The Tavern

The production of Beer and Ale through the process of brewing was an essential part of life in the seventeenth century. It was in this period that industrialised breweries began to develop. Prior to this it had primarily been a cottage industry and the domain of women and particularly in rural areas this was an important part of every day life.

The reason for its importance is not that England was a nation of alcoholics, being ‘drunk’ was a ‘taboo’ and being caught was likely to earn you a stay in the stocks. The Beer that was rationed to soldiers and served in households was ‘Small Beer’, produced from the last pressing of the mash and contained very little alcohol. However unlike the water in this period it was safe to drink.

Networks of Inns had developed since the use of the horse and coach for long distance travel. By the seventeenth century England had ale houses, taverns, tippling and victualing houses. Unsurprisingly a whole raft of licensing laws developed to go with them.

Whilst Beer and Ale were predominant, cider was very important in the Westcountry, as was Perry in the Welsh Marches. Mead was still drunk, although in small quantities. Spirits were widely available but their use appears to have been considered for mostly ‘medical’ purposes. Wine was also considered to have medicinal properties, although it is likely that it was drunk for pleasure particularly by the wealthy.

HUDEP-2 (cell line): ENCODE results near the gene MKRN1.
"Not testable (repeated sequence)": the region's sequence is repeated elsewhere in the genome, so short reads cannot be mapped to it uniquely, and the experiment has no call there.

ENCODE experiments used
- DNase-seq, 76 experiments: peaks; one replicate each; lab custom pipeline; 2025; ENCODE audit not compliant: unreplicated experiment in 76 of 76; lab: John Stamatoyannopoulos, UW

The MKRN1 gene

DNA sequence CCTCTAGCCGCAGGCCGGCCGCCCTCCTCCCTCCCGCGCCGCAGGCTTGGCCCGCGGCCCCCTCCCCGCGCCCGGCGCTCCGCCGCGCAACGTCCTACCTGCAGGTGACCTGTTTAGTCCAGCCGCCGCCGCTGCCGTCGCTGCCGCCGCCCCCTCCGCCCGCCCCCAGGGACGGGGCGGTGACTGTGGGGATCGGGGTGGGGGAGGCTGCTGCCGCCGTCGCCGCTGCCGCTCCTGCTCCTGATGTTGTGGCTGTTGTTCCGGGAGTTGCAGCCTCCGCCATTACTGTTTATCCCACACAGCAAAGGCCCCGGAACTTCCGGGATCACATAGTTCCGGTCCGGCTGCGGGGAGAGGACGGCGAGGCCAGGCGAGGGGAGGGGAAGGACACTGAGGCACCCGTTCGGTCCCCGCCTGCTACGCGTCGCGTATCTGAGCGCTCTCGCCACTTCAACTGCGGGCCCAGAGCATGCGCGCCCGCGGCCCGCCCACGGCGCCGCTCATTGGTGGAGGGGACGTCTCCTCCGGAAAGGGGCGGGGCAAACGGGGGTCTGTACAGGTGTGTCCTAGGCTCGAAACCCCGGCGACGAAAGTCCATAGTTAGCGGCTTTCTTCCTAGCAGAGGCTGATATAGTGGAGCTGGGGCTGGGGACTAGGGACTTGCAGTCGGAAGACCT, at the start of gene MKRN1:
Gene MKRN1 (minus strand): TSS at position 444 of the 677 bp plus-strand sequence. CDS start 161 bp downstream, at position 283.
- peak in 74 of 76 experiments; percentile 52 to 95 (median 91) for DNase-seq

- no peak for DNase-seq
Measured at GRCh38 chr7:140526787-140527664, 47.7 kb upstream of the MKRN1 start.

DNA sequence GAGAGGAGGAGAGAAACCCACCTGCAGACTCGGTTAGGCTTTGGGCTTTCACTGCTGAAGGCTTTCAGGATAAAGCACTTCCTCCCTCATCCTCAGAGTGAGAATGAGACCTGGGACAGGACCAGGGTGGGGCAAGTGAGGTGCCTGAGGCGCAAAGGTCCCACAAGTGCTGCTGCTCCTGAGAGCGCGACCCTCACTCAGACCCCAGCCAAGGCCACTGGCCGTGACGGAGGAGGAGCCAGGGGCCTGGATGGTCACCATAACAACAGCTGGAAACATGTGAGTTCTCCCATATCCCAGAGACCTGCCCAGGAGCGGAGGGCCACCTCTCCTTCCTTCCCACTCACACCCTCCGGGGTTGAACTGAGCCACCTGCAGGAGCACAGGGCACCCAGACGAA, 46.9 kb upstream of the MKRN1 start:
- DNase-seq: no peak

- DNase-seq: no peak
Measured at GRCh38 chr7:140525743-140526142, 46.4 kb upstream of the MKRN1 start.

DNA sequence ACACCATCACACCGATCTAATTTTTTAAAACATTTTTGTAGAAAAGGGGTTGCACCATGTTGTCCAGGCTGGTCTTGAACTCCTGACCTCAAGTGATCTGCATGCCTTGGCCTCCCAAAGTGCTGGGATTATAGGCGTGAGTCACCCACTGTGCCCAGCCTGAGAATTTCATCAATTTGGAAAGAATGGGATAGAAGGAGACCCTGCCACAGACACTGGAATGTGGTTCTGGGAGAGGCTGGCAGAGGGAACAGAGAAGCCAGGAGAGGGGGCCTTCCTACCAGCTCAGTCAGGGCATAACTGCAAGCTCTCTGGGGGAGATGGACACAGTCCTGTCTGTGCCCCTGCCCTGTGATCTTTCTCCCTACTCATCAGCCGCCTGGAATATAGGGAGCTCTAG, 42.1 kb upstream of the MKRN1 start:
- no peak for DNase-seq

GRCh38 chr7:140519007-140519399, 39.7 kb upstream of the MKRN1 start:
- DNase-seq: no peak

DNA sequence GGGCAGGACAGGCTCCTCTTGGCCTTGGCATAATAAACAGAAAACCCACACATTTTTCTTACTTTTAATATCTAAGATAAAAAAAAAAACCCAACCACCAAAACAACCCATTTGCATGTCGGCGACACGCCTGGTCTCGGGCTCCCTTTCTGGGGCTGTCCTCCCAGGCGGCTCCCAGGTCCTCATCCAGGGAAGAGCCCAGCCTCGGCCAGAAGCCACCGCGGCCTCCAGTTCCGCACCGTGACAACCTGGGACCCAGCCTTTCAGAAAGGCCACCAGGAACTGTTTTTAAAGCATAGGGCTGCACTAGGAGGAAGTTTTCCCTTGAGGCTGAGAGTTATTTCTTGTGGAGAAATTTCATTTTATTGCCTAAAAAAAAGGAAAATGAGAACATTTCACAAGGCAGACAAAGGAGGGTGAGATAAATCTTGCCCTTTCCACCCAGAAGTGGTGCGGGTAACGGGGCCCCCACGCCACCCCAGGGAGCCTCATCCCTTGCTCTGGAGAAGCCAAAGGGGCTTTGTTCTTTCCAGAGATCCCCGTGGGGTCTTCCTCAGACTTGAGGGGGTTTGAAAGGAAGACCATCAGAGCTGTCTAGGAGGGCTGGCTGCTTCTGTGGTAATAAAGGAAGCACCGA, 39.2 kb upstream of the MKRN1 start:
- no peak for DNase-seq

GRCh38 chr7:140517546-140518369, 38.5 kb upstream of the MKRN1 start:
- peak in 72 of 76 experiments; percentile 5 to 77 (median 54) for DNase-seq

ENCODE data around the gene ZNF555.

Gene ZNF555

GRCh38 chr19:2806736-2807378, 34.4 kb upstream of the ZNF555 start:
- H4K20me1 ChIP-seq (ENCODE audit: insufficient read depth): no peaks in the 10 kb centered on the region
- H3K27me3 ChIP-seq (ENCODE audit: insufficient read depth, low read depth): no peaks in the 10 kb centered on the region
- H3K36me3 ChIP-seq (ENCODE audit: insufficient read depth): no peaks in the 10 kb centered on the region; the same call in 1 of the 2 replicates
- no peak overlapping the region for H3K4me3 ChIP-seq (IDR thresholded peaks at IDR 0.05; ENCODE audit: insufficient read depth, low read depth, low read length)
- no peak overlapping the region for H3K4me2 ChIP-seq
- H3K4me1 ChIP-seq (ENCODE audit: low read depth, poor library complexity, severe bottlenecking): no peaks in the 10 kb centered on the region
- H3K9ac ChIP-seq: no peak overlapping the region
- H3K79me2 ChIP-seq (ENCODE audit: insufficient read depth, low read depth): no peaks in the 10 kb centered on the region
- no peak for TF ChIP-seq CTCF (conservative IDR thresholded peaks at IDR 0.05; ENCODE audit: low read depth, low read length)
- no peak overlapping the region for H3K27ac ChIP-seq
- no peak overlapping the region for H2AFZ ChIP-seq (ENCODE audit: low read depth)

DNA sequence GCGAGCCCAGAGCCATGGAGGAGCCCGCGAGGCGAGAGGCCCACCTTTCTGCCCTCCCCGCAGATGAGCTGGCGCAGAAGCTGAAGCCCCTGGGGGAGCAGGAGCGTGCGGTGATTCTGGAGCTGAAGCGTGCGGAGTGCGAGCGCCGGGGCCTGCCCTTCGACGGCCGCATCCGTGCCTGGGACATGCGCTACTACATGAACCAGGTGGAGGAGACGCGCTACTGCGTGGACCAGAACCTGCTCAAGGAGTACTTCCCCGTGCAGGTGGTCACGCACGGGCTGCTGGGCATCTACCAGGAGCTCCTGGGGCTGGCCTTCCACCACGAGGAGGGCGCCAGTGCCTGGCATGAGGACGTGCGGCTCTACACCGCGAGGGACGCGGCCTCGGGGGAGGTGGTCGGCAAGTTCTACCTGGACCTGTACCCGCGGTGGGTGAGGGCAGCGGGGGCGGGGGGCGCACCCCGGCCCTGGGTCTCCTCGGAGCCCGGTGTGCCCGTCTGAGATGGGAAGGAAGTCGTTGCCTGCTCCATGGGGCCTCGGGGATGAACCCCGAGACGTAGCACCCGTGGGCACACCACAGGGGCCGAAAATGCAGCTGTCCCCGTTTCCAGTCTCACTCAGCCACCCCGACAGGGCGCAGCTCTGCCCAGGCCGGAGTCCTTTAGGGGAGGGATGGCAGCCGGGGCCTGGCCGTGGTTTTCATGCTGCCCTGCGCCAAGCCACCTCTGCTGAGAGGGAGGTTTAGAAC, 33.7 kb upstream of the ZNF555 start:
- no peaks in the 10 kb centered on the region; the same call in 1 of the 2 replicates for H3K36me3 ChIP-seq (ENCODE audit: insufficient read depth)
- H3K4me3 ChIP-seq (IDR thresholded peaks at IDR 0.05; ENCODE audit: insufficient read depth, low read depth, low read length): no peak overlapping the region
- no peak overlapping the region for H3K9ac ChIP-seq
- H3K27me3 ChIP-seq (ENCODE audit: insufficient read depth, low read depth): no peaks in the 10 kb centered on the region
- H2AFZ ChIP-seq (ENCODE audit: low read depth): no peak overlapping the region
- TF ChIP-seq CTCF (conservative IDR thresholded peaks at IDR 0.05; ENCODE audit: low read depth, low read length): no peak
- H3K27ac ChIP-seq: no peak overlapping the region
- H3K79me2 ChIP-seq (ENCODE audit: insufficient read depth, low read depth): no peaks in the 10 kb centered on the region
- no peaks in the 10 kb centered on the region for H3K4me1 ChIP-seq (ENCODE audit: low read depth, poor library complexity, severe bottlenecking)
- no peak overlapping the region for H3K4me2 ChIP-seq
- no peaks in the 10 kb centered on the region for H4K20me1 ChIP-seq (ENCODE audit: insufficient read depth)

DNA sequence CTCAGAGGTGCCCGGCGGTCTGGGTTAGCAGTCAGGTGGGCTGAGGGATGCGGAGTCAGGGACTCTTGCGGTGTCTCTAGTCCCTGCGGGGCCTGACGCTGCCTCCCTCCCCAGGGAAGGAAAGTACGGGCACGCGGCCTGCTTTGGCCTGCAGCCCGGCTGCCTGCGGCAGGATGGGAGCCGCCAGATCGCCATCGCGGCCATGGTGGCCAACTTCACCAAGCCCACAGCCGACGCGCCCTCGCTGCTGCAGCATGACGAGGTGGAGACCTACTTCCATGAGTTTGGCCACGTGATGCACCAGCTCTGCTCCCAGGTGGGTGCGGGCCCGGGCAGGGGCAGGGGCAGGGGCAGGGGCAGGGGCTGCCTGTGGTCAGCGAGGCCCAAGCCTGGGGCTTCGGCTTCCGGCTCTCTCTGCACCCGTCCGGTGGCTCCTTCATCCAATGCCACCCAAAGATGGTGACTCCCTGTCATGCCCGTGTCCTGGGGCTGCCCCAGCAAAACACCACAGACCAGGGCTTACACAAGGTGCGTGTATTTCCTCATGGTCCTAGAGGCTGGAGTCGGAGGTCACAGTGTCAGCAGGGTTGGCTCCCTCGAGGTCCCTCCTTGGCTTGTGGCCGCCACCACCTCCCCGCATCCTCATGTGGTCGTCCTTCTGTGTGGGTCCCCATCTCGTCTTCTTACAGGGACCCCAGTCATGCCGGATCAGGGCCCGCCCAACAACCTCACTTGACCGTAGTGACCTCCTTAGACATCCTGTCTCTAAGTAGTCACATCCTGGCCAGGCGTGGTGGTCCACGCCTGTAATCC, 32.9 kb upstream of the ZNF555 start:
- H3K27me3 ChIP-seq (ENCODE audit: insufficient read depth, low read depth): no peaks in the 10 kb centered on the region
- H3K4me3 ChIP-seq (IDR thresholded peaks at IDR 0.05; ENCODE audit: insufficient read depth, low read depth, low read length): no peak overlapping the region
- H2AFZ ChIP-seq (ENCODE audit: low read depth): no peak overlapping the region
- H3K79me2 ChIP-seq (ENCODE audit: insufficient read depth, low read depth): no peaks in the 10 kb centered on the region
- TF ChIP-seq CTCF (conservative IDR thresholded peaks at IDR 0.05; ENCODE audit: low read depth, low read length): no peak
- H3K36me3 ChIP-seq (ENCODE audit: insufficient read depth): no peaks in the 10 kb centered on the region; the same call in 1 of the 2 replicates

Brewsters and victullers would have been drawn to the armies of the seventeenth century in order to make a profit from the soldiers. In part the armies would have encouraged this. Taverns would have been busy and noisy places, a central hub of the community they served.

Out ‘Tavern Tent’ is a representation of this function in our encampment, where you will find soldiers and civilians alike. See games being played and have a go yourself, also talk to us about daily life, politics, games or drink.